Nanotechnology used to print 3D microstructures

17 September 2012

Posted by Satvir Bhullar

Scientists in the US have devised a means of printing tiny 3D microstructures using nanotechnology principles.

The experts from the University of California San Diego (UCSD) discovered that 3D blood vessels can be created within seconds using the process in question.

Microscale 3D structures are made out of soft, biocompatible hydrogels and could provide better systems for the growth and study of cells, potentially enhancing research in fields such as regenerative medicine.

Reporting the findings in the journal Advanced Materials, NanoEngineering Professor Shaochen Chen of UCSD said that the biofabrication technique developed by his team allows for more complex geometrics than current 3D fabrication techniques by using a computer projection system and precisely controlled micromirrors.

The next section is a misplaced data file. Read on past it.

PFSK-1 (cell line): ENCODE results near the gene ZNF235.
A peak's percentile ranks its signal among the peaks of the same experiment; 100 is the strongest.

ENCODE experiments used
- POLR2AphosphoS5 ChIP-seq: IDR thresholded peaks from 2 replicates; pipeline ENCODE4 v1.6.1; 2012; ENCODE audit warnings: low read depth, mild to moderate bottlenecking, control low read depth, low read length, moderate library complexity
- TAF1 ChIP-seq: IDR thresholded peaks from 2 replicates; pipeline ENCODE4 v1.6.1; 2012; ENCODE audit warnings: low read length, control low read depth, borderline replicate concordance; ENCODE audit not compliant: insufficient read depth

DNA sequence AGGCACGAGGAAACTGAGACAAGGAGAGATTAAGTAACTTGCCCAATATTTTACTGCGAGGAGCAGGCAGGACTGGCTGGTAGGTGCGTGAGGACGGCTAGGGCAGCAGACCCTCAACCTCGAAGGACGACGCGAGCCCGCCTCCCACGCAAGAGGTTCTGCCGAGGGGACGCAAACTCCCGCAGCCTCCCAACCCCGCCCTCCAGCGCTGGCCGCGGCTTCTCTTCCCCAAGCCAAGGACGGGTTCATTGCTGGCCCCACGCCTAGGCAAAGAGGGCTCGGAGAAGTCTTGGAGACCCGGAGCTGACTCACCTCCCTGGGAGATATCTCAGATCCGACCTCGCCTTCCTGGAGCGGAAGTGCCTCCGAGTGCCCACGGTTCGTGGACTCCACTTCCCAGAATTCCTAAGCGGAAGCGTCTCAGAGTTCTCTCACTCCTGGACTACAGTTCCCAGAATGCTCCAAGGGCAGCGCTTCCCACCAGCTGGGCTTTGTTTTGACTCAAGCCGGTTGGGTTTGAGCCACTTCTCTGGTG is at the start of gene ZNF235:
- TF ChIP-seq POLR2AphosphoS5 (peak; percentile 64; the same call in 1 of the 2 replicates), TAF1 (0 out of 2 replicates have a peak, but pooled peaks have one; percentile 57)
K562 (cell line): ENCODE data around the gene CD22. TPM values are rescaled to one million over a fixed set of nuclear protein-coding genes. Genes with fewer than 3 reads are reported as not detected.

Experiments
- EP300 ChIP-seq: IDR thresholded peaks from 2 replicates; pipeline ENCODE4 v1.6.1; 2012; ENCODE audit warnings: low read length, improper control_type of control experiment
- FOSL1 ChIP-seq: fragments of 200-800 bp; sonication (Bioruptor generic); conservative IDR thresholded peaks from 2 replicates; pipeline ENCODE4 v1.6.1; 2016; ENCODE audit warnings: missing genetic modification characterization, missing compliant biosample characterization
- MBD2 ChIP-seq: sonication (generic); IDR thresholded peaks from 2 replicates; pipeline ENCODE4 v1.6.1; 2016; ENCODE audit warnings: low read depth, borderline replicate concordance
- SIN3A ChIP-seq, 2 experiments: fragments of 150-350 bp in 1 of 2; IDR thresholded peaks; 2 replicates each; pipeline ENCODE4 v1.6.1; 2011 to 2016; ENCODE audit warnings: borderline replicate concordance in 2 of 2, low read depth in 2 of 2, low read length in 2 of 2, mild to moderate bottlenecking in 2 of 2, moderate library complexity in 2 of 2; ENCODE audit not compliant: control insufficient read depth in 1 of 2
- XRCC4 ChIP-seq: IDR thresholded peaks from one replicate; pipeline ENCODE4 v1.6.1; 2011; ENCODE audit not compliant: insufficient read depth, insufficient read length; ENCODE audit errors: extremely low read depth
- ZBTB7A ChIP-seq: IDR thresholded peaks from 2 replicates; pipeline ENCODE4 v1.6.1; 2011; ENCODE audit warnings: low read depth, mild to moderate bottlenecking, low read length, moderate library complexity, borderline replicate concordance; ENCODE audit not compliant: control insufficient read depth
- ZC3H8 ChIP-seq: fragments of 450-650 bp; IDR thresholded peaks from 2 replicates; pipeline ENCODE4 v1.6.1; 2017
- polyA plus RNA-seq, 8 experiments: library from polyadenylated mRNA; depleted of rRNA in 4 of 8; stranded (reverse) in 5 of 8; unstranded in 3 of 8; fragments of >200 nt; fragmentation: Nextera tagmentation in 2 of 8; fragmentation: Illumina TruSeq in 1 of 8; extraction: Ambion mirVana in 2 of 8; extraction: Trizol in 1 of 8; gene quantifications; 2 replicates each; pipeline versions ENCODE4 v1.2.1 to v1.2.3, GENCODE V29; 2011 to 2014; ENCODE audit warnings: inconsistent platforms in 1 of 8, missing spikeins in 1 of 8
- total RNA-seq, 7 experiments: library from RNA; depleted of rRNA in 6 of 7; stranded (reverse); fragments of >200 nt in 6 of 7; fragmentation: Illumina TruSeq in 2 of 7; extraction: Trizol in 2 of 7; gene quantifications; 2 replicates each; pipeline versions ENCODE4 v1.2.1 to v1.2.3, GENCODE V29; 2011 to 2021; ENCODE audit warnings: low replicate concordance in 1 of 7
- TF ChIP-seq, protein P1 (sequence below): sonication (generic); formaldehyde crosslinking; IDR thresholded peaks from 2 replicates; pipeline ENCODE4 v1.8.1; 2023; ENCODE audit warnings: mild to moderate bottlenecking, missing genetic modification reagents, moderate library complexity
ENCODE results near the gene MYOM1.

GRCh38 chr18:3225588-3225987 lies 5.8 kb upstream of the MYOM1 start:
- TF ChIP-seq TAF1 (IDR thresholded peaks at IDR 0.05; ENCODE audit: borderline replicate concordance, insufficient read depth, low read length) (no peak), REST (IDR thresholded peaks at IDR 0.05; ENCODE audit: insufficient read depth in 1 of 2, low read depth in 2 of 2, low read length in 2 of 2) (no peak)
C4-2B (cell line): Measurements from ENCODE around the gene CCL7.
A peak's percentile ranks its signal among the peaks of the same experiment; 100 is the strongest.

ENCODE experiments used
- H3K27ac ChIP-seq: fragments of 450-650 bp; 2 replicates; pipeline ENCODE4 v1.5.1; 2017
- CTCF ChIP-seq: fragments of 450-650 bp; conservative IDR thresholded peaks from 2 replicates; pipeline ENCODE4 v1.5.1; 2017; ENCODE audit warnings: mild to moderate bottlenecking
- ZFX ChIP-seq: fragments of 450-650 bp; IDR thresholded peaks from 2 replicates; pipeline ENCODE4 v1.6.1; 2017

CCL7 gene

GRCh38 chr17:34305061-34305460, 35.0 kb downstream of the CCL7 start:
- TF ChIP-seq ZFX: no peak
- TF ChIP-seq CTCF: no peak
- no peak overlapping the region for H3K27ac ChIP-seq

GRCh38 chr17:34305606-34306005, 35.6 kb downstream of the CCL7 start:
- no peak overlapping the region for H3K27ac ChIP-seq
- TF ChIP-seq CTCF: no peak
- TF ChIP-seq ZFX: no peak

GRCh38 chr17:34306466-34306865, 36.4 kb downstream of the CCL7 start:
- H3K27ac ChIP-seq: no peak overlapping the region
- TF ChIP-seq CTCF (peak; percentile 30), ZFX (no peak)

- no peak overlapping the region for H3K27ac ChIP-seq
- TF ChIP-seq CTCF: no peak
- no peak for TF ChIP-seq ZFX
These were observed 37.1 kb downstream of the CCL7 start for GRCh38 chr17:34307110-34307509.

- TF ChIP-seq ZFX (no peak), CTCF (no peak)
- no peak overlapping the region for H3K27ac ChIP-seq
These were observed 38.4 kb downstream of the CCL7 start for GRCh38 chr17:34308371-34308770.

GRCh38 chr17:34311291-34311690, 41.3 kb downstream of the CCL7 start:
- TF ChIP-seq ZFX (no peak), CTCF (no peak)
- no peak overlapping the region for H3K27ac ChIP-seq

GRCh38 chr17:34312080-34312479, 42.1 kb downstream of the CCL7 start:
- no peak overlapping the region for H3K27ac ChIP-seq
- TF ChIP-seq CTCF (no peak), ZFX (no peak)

The potential range of applications for the nanotechnology breakthroughs continues to grow, with specialists from the University at Buffalo suggesting that computer chips of the future could use vanadium oxide bronze rather than silicon.

According to the team, the synthesized nanowires they have produced from vanadium oxide and lead could improve the speed at which information can be transferred and stored.

In an article for Advanced Function Materials, they explained the electrical properties of the wires may make them ideal for switching components within devices, meaning computers of the future may be far less reliant on silicon.

The nanowires change from insulators to conductors when exposed to an applied voltage near room temperature, potentially making them usable to carry binary code.

"Silicon computing technology is running up against some fundamental road blocks, including switching speeds. The voltage-induced phase transition in the material we created provides a way to make that switch at a higher speed," explained Sarbajit Banerjee, Associate Professor of Chemistry at the University at Buffalo.

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